The lives of the poorest on our planet, are devastated by deprivation due to the lack of access to good health, water, infrastructure and other normally public organized services. In Europe new technologies exist that could meet these needs . However, in all cases the current design only becomes accessible and affordable to the poor through economies of scale and/or product adjustments to enable local production using local resources and local distribution channels. The private sector has the potential to create such innovations through product and process (re)design. This capacity is one of Prahalad's (2004) arguments to promote private sector involvement in developing new business opportunities through effective linkages with the Base of the Pyramid (BoP) market. However, successful access to this market requires new insights in international business theory. Especially during the phases of market identification and product design, ‘social embeddedness' is essential to define more effectively the opportunities for product and process innovations to access this new BoP market (London and Hart, 2004). This requires cooperation and building coalitions with “fringe stakeholders (Hart, S & S. Sharma (2004).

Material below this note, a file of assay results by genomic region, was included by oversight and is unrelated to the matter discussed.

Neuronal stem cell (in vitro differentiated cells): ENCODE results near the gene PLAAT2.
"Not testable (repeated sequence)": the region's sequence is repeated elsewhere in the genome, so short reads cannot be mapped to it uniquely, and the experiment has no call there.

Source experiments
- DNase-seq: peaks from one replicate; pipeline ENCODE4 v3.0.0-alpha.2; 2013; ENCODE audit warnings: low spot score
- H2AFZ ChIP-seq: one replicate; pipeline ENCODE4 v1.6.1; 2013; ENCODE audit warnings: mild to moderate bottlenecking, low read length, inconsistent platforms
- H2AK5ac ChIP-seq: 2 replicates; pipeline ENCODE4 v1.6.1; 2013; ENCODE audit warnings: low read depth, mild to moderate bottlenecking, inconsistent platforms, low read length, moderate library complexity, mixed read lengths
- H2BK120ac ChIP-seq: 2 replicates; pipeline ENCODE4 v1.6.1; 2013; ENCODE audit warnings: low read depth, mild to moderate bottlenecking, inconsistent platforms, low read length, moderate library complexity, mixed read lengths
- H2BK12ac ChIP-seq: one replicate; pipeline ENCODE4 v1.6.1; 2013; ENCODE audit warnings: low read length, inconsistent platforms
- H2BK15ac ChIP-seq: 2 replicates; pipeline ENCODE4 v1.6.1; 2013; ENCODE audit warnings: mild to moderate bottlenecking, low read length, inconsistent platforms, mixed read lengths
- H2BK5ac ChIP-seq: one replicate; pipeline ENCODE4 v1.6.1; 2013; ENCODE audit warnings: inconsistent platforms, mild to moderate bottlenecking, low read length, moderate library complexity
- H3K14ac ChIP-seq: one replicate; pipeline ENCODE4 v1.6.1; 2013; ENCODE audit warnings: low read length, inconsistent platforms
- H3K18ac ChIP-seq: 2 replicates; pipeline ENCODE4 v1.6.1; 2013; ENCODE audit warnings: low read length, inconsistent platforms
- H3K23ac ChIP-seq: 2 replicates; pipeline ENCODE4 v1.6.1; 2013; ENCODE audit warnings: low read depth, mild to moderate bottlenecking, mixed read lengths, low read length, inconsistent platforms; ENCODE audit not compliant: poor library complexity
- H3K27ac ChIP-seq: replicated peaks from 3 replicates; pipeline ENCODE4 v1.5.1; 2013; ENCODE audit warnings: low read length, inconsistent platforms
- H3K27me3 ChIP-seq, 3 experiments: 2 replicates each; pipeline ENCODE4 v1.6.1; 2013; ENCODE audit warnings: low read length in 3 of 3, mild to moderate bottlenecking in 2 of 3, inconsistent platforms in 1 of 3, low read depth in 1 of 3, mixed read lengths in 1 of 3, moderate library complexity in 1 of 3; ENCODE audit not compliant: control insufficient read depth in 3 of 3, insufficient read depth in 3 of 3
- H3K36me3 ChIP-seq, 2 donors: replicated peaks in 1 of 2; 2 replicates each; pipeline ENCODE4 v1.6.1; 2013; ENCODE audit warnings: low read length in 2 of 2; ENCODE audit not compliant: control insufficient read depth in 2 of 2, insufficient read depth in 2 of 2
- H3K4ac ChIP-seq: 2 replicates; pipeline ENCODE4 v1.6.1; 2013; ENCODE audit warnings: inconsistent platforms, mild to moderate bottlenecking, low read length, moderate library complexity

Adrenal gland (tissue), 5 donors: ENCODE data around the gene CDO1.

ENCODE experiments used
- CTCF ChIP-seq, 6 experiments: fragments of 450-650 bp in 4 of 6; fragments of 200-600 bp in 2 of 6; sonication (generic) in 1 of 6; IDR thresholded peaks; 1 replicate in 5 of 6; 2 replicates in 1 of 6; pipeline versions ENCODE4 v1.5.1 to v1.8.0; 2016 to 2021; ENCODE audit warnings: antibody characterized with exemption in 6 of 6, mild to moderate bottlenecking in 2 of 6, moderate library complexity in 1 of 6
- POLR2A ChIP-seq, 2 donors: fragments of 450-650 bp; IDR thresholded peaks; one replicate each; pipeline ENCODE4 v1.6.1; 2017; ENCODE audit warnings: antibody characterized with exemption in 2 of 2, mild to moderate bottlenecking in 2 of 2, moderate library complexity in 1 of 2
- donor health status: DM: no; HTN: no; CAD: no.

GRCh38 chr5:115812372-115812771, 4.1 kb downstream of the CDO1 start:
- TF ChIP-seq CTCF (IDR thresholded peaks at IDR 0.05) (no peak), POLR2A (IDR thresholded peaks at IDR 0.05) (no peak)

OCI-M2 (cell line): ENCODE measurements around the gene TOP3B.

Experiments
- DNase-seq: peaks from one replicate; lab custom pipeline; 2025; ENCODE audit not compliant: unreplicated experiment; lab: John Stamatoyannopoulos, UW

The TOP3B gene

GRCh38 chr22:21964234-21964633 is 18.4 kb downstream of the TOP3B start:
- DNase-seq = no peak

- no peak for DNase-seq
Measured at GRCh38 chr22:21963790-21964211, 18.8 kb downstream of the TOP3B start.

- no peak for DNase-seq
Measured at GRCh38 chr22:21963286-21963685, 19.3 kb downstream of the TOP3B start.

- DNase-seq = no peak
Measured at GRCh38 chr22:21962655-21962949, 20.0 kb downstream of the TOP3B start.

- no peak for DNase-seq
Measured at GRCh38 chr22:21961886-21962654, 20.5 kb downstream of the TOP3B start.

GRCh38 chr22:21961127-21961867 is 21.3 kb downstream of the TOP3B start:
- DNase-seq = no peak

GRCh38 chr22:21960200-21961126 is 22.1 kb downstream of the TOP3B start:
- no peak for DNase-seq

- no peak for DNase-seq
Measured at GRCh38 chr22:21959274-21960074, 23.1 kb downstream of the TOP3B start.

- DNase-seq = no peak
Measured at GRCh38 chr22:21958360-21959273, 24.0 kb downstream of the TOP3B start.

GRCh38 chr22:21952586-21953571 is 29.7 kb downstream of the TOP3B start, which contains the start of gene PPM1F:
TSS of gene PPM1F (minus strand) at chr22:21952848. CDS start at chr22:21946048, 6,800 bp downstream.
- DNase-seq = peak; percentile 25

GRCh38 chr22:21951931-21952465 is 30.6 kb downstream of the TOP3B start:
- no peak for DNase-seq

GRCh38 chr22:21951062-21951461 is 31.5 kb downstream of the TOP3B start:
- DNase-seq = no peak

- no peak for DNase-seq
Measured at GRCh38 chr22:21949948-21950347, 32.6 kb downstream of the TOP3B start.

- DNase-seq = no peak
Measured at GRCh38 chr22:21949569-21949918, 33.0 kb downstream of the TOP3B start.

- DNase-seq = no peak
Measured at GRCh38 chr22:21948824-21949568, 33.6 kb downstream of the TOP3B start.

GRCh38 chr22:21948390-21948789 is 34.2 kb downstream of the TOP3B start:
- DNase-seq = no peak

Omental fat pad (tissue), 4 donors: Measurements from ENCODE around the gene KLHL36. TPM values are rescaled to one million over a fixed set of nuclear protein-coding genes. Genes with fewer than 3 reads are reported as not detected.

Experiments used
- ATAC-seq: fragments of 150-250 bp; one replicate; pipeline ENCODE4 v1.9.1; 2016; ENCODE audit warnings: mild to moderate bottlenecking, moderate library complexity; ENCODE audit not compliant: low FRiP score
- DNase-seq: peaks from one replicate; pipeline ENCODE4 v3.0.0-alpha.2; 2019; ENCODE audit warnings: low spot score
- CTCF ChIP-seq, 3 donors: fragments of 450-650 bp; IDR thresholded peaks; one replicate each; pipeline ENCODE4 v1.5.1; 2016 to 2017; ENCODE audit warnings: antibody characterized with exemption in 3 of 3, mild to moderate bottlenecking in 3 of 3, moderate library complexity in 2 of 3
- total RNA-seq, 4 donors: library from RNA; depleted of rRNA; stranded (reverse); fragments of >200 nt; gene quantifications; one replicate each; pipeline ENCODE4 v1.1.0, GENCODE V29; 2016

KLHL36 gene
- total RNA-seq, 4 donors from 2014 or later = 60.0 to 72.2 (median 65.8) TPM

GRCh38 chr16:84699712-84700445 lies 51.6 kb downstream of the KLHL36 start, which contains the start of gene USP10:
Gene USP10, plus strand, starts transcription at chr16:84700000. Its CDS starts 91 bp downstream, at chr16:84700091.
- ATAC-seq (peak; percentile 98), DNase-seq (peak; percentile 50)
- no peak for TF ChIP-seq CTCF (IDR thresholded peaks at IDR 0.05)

The international management literature on firm embeddedness in local contexts tries to derive management prescriptions based on organisations' need to adapt to local circumstances in order to survive (Lawrence & Lorsch, 1967), as sources of information, knowledge, physical resources, but also of power and legitimacy (Gnyawali & Madhavan, 2001). The local context is seen as a source of important information that headquarters are unable to obtain and that local embeddedness can deliver strategic advantages (Bartlett & Ghoshal, 1986; Birkinshaw, 1997). Despite the prescriptions for local responsiveness and the seemingly high value of firm embeddedness into local networks, the international business literature is ripe with examples of under-adaptation of firms to their local environment, be it in marketing (Dow, 2006), human resource management (Johnson, Lenartowicz, & Apud, 2006), or internationalisation strategy (Magnusson, Baack, Sdravkovic, Staub, & Amine, 2008). Local adaptation is normatively seen as a specific success factor (Hamann, 2004; Reichardt, 2006) but hardly reached in practice. This paper seeks to conceptualise social embeddedness in the light of IB theories, and to understand its effects on IB when aiming on the successful introduction of product innovations to BoP markets.
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